Time off work on workers’ compensation benefits is “continuous service”

The recent Full Bench decision from Fair Work Australia of Workpac Pty Ltd v Bambach [2012] FWAFB 3206 has given rise to concern among some employers within Australia.

The facts of the case were not complicated. A truck driver was only employed by Workpac for two and a half months before he suffered a workplace injury and was unable to work again for over 14 months. After he was certified fit to return to pre-injury duties, he was notified by Workpac that his employment had been terminated. The employee then filed an unfair dismissal claim at Fair Work Australia.

Before Fair Work Australia, Workpac argued that the employee was not protected by the unfair dismissal laws because he had not completed the minimum qualifying period of six months “continuous service”. Workpac contended that the employee had only completed two and a half months continuous service from the time of employment to the date of injury. The employer further argued that the period in which the employee was receiving workers’ compensation benefits was an “excluded period” under section 22 of the Fair Work Act.

Under section 22, some periods off work are not “continuous service”. These include any period of unpaid leave or unpaid authorised absence.

The Full Bench held in the appeal that the truck driver’s 14 month period off work on workers’ compensation was an “authorised absence” because it was “legally sanctioned under workers’ compensation legislation. The consequence was that the benefits paid whilst on workers’ compensation were made pursuant to the employer’s legal obligation to do so with the result that the absence was an authorised paid absence from work. The Full Bench thus determined that the employee’s absence from work on workers’ compensation was not an excluded period for the purpose of “continuous service” under section 22 of the Fair Work Act.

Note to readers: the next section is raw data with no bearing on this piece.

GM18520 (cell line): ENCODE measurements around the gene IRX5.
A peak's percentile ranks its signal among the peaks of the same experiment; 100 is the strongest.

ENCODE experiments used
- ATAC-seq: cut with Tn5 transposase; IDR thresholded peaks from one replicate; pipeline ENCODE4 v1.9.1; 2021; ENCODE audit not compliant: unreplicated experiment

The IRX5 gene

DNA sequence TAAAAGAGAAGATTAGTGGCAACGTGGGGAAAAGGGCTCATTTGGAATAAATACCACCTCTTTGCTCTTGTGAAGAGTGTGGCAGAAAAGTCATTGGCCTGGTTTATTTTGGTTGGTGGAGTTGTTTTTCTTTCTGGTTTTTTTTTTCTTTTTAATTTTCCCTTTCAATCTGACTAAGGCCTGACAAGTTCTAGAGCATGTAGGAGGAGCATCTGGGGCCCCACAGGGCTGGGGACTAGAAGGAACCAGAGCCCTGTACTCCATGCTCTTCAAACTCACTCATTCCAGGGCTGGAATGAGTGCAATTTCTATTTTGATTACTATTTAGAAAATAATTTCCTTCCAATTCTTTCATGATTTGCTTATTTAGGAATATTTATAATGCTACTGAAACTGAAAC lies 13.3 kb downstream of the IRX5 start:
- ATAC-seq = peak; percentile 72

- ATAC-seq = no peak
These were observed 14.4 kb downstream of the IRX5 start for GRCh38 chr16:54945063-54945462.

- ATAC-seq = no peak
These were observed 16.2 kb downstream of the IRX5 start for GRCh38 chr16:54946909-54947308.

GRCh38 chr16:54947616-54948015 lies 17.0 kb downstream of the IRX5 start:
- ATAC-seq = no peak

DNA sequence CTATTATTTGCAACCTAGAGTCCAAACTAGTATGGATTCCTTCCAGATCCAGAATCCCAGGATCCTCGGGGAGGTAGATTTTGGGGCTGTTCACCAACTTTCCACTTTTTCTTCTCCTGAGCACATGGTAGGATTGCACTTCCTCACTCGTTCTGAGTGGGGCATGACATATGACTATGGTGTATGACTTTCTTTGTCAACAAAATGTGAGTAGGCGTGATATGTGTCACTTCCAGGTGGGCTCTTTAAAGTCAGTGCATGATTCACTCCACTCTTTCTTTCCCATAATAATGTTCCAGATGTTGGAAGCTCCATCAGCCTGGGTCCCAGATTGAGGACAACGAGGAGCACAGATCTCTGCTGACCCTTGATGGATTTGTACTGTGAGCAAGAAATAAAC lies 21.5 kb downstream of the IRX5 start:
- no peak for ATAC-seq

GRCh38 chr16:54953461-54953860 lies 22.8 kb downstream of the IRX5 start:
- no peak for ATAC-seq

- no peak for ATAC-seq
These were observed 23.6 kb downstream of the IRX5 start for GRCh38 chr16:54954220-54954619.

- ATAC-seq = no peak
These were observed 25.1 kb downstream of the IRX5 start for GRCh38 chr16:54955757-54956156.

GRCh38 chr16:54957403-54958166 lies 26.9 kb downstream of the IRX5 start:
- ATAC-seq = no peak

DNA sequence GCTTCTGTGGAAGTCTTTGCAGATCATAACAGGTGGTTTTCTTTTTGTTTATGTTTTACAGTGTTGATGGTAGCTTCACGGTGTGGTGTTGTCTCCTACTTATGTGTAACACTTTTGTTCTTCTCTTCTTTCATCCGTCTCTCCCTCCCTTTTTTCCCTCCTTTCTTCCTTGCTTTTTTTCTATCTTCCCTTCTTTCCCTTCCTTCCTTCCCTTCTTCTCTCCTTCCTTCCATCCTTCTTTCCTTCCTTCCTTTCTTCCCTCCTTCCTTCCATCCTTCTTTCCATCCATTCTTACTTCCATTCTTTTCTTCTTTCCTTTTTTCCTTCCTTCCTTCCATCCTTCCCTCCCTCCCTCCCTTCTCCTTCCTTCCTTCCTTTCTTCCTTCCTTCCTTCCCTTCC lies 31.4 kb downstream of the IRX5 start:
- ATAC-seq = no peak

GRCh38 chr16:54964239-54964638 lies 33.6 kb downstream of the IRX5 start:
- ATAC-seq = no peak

The consequence of this Full Bench decision is that the employee was protected by the unfair dismissal provisions of the Fair Work Act and hence Workpac as the employer, could not rely on the statutory qualifying period to avoid the procedural fairness requirements for a dismissal.

For employers generally, the meaning of “continuous service” is significant not only when implementing any dismissal process in circumstances such as in this case, but also when calculating what an employee’s contractual entitlements might be.

This decision also provides a caution to employers when managing a workers’ compensation claim during the six month qualifying period, and indeed throughout an employee’s period of employment.

It has been reported that national industry groups are seeking to obtain an amendment of the definition of “continuous service” under the Fair Work Act to avoid the unsatisfactory consequence of this case from an employer’s perspective. However, until any amendment comes to pass, the outcome of this case will prevail.

For more information on this case or the conduct of dismissals in the workplace generally, please contact:

Ian CurlewisMichael JensenAlec Weston
PartnerSenior AssociateAssociate
(08) 9288 6756(08) 9288 6944(08) 9288 6873
ian.curlewis@lavan.com.aumichael.jensen@lavan.com.aualec.weston@lavan.com.au